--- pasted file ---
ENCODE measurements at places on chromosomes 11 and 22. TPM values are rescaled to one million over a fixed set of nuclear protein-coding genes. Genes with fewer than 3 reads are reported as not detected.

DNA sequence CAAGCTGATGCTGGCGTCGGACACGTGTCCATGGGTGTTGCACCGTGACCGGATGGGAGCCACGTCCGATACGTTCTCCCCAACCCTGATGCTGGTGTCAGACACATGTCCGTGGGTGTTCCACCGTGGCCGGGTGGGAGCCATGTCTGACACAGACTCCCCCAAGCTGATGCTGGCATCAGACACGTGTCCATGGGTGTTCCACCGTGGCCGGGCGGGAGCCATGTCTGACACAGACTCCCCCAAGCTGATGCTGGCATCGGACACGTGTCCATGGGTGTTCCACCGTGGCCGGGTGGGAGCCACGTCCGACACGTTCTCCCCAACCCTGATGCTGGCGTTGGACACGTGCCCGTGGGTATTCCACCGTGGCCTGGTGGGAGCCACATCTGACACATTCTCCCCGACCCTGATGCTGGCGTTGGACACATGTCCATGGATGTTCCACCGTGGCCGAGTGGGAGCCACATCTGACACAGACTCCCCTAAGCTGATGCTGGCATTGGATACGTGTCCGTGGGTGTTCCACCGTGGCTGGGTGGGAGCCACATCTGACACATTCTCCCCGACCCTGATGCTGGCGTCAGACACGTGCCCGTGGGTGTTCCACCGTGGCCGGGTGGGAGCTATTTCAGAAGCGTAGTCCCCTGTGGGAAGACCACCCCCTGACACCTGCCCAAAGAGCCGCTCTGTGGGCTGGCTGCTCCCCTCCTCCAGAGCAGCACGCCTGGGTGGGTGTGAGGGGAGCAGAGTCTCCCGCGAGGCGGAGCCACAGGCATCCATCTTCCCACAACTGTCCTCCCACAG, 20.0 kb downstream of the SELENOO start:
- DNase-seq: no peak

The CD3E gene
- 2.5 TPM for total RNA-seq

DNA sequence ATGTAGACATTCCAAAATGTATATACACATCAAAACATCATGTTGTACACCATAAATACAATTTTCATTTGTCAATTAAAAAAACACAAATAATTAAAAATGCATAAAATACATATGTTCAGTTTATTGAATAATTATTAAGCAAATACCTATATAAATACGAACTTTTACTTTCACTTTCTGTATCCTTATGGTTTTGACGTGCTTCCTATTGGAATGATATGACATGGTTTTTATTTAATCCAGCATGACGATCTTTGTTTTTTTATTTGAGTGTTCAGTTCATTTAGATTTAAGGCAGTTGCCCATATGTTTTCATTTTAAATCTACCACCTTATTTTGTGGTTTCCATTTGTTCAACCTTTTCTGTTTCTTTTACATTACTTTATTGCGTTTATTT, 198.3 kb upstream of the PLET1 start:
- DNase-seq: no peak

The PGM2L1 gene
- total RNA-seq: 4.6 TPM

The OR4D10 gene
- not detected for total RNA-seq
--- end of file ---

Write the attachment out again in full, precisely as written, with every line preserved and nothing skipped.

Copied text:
ENCODE measurements at places on chromosomes 11 and 22. TPM values are rescaled to one million over a fixed set of nuclear protein-coding genes. Genes with fewer than 3 reads are reported as not detected.

DNA sequence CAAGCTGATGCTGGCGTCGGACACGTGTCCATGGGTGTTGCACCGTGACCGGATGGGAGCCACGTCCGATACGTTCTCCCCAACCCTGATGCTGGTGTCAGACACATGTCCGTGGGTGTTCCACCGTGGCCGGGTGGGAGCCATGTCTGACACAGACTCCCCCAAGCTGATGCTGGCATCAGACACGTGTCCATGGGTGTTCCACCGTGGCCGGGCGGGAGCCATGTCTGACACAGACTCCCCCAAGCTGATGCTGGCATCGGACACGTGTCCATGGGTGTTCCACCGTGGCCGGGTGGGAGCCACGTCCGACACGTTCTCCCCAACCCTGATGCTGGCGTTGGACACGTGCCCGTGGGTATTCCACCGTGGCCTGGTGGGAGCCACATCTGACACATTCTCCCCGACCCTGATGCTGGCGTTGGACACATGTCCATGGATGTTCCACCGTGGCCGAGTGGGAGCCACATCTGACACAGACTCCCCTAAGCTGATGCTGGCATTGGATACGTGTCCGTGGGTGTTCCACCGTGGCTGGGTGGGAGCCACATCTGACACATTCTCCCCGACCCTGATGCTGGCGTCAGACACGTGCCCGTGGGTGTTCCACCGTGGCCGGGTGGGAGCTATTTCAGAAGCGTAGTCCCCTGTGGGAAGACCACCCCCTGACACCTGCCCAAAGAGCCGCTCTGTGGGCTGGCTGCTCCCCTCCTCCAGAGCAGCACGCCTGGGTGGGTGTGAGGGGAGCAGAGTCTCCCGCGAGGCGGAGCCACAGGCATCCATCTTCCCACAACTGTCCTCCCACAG, 20.0 kb downstream of the SELENOO start:
- DNase-seq: no peak

The CD3E gene
- 2.5 TPM for total RNA-seq

DNA sequence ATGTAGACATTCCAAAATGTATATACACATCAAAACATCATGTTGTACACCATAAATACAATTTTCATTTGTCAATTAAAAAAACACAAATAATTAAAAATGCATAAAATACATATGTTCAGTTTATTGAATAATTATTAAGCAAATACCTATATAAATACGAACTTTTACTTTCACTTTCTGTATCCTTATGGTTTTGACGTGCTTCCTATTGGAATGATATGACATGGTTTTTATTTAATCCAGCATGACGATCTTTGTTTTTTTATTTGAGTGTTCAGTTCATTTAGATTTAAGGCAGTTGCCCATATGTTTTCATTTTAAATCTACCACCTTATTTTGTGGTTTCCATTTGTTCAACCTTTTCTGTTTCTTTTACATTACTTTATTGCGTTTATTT, 198.3 kb upstream of the PLET1 start:
- DNase-seq: no peak

The PGM2L1 gene
- total RNA-seq: 4.6 TPM

The OR4D10 gene
- not detected for total RNA-seq